Battle: Los Angeles (**1/2), and Other Movies With Great Previews That Ended Up Sucking


BATTLE: LOS ANGELES.  109 mins.  PG-13.  Directed by Jonathan Liebesman.  Written by Christopher Bertolini.

If the title of this sci-fi, heavy-artillery war movie sounds like a video game, that's because it mostly plays like one.  And even that comparison does a disservice to the best video games, which easily eclipse Battle: Los Angeles in wit, style, and creativity.  With cardboard characters that are each given the faintest whiff of backstory, and a script that spends about 5 minutes on set-up and the rest on shooting the holy hell out of everything on screen, Battle: Los Angeles is a strenuous endurance test for the more high-minded of moviegoers.  They should have just called it "Gunfire."  Though the previews hinted at something more original and fascinating (more on that in a few), thanks largely to the use of that hypnotic Johann Johannsson song, what you ultimately get is an efficient yet totally sterile war movie, full of sound and fury, signifying nothing.

As a third-rate knock-off of movies like Black Hawk Down, Battle: Los Angeles gets the job done for those who like war movies that are about nothing else other than war.  But as a science fiction film, this is a complete failure.  The aliens are as horribly designed here as they were in last year's Skyline, and the filmmakers spend almost no time developing them or setting up some kind of mythology for their arrival.  And why would they?  That would just detract from all the gunfire!  The producer on this movie - and this is key - is Neal H. Moritz, the same guy behind such lamebrain flicks as XXX and Fast and Furious.  That should tip you off to the movie's quality level.  Another tip?  Within five minutes, as the camera ascends over the valley and into downtown L.A., Dr. Dre and Snoop Dogg's "California Love" starts playing.  Yikes.  Director Jonathan Liebesman clearly had a lot of money at his disposal, and though he overuses shaky cam and doesn't quite know how he should be using it at times, he manages to make the movie somewhat watchable despite all of its problems.  Aaron Eckhart is the lone actor of the bunch to make a positive impression.  Even Michelle Rodriguez, who seems contractually obligated to appear in every other action film as the requisite "tough chick" is wasted here.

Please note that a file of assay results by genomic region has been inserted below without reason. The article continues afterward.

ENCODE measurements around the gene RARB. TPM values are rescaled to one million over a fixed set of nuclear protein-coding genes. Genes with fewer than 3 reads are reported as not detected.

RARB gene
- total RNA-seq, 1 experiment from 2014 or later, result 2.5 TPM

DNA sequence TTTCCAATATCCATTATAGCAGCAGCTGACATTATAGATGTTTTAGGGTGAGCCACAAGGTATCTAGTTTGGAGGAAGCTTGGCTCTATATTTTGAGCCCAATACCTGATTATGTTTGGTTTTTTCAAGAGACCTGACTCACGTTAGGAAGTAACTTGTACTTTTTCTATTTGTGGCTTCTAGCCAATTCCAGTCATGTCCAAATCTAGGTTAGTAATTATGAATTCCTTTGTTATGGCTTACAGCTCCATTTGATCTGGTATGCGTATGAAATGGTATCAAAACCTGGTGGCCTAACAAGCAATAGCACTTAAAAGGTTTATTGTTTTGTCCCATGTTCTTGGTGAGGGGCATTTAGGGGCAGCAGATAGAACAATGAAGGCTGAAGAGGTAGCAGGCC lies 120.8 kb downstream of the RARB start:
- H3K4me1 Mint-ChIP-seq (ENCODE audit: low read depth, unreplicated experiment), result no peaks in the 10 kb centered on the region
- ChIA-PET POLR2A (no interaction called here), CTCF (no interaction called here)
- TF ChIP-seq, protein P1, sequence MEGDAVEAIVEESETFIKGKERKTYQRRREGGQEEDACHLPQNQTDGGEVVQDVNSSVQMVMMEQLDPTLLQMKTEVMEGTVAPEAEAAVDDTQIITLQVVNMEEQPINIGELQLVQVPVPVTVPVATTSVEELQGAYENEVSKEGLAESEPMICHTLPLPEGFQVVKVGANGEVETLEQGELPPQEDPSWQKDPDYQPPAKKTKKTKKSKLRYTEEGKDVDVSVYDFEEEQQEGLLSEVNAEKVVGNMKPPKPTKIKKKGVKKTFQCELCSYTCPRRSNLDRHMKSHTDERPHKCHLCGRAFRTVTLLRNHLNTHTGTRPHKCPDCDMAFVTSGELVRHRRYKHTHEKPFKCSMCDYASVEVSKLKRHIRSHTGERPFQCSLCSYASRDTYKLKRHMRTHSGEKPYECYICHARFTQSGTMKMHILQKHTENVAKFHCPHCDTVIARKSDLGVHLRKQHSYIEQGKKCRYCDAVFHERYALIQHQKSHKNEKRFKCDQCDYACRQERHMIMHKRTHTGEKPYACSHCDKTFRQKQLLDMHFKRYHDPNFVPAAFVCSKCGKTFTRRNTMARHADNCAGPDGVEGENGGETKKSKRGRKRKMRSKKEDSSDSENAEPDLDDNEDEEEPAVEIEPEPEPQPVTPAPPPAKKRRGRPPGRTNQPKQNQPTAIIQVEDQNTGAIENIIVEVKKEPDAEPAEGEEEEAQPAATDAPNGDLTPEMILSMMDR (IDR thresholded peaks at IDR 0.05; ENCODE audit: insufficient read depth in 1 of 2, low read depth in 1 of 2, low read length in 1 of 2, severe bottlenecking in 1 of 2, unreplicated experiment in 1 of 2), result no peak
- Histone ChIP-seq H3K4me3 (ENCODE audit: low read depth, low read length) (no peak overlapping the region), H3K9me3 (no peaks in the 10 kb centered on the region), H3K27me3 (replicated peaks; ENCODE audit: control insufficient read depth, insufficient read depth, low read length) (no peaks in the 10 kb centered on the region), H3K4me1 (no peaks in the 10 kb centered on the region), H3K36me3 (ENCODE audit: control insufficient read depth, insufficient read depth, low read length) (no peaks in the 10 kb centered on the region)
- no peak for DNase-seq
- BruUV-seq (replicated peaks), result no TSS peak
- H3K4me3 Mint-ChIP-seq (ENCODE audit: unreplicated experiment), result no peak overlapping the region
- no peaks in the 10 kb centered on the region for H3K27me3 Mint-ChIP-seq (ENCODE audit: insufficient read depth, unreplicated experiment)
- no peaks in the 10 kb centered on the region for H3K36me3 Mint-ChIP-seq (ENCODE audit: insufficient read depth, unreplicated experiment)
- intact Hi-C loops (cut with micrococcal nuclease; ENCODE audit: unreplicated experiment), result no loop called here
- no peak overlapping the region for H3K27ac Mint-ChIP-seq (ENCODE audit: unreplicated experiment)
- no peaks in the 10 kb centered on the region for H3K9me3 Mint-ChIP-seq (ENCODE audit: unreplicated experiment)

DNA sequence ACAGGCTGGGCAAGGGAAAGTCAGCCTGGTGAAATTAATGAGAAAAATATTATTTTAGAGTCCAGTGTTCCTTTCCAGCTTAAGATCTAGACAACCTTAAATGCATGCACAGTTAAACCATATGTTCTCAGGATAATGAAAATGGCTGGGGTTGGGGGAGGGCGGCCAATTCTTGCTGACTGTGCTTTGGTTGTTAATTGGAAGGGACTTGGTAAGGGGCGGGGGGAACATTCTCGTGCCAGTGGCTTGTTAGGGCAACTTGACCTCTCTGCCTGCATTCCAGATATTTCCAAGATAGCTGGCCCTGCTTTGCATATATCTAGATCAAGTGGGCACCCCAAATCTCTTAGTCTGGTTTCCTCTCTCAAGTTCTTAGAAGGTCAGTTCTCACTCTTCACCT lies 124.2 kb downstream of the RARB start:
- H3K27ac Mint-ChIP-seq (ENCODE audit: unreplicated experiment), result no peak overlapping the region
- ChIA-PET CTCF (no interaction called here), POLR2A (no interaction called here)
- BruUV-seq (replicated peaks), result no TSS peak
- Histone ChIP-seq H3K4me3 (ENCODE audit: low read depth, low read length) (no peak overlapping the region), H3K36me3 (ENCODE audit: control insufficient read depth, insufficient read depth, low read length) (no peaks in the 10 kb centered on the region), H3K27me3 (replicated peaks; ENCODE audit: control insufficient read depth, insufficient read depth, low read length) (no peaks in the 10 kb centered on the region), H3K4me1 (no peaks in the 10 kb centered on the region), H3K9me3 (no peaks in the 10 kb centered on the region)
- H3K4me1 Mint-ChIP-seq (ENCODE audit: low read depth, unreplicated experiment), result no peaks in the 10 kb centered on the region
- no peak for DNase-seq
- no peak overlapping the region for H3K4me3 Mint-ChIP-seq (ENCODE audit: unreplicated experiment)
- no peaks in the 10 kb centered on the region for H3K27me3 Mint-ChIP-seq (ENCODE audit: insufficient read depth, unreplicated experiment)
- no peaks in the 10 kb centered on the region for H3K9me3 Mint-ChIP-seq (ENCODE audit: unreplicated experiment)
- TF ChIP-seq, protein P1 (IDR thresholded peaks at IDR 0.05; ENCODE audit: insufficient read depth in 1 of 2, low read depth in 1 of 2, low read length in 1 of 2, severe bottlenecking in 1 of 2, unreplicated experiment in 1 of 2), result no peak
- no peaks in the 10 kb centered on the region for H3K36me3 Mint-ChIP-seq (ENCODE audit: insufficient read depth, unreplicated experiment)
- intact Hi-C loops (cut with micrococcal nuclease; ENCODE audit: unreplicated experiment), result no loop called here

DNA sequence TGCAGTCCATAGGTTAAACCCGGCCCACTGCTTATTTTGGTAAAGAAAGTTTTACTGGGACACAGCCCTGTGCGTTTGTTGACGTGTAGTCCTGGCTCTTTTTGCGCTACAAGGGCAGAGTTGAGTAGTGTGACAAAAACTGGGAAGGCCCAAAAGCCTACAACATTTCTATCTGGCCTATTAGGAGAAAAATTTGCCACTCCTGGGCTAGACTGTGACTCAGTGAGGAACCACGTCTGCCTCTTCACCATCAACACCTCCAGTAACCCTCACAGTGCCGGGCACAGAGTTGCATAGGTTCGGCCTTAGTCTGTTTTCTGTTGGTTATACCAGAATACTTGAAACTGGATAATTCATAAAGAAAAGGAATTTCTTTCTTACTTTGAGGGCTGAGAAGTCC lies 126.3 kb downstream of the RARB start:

I walked out of Battle: Los Angeles deeply disappointed.  For months though, Julie had been telling me that the movie would suck.  I didn't listen.  I was excited to see it, thinking it would be something special.  I think I even labeled it the second coming of District 9 at one point.  I was too distracted by the marketing wizards over at Sony, who somehow (yet again!) managed to pull the wool over my eyes.  This got me thinking.  What other movies have had great previews that got you excited to see them, and then when you finally did see them, they sucked?  Here are a few:

What are some other movies with great trailers that sucked?


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  • Vindication!

  • Remember that brilliant Classical Gas montage they used to sell The Story of Us? I want to condense my own home movies into a similar 45-second blast of emotion and nostalgia. Too bad they ripped it straight out of the movie. Oh, and too bad the movie was lousy.

  • In reply to ceathair:

    YES! That, to me, was the ultimate in trailer fraud.

  • In reply to ceathair:

    Good call - that should definitely be included in the list above. The best part is that awesome trailer - not even a trailer! I think that 3-minute sequence was lifted directly from a montage in the movie. Rob Reiner - FAIL!

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